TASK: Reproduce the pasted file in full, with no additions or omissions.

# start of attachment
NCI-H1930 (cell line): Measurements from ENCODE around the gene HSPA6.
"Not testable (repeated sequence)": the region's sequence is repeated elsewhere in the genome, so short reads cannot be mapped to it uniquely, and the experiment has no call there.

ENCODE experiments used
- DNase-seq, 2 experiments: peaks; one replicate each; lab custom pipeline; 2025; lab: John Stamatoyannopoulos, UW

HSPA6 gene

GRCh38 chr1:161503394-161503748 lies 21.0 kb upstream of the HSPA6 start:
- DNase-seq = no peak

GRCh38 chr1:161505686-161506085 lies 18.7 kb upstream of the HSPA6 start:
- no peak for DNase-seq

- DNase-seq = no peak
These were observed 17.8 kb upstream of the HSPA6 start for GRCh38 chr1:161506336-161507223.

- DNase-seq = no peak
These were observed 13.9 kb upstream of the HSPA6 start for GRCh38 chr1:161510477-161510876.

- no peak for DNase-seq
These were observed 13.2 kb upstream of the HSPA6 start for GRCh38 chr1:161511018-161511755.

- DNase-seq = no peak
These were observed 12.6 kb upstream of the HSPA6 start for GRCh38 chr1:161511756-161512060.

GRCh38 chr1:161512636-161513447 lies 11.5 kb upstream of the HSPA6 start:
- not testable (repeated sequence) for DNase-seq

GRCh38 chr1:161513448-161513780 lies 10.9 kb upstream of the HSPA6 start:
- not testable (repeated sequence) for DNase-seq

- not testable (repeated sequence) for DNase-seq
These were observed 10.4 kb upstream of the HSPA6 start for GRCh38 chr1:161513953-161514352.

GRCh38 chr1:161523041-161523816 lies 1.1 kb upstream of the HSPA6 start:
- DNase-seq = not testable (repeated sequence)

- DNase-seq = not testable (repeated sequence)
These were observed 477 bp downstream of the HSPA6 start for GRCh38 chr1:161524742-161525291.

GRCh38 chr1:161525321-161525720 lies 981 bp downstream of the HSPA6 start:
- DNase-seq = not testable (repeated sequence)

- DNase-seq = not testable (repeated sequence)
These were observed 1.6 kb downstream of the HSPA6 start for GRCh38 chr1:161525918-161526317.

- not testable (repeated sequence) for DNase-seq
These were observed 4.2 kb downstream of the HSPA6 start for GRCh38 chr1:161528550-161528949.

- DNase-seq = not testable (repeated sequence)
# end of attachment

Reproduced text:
NCI-H1930 (cell line): Measurements from ENCODE around the gene HSPA6.
"Not testable (repeated sequence)": the region's sequence is repeated elsewhere in the genome, so short reads cannot be mapped to it uniquely, and the experiment has no call there.

ENCODE experiments used
- DNase-seq, 2 experiments: peaks; one replicate each; lab custom pipeline; 2025; lab: John Stamatoyannopoulos, UW

HSPA6 gene

GRCh38 chr1:161503394-161503748 lies 21.0 kb upstream of the HSPA6 start:
- DNase-seq = no peak

GRCh38 chr1:161505686-161506085 lies 18.7 kb upstream of the HSPA6 start:
- no peak for DNase-seq

- DNase-seq = no peak
These were observed 17.8 kb upstream of the HSPA6 start for GRCh38 chr1:161506336-161507223.

- DNase-seq = no peak
These were observed 13.9 kb upstream of the HSPA6 start for GRCh38 chr1:161510477-161510876.

- no peak for DNase-seq
These were observed 13.2 kb upstream of the HSPA6 start for GRCh38 chr1:161511018-161511755.

- DNase-seq = no peak
These were observed 12.6 kb upstream of the HSPA6 start for GRCh38 chr1:161511756-161512060.

GRCh38 chr1:161512636-161513447 lies 11.5 kb upstream of the HSPA6 start:
- not testable (repeated sequence) for DNase-seq

GRCh38 chr1:161513448-161513780 lies 10.9 kb upstream of the HSPA6 start:
- not testable (repeated sequence) for DNase-seq

- not testable (repeated sequence) for DNase-seq
These were observed 10.4 kb upstream of the HSPA6 start for GRCh38 chr1:161513953-161514352.

GRCh38 chr1:161523041-161523816 lies 1.1 kb upstream of the HSPA6 start:
- DNase-seq = not testable (repeated sequence)

- DNase-seq = not testable (repeated sequence)
These were observed 477 bp downstream of the HSPA6 start for GRCh38 chr1:161524742-161525291.

GRCh38 chr1:161525321-161525720 lies 981 bp downstream of the HSPA6 start:
- DNase-seq = not testable (repeated sequence)

- DNase-seq = not testable (repeated sequence)
These were observed 1.6 kb downstream of the HSPA6 start for GRCh38 chr1:161525918-161526317.

- not testable (repeated sequence) for DNase-seq
These were observed 4.2 kb downstream of the HSPA6 start for GRCh38 chr1:161528550-161528949.

- DNase-seq = not testable (repeated sequence)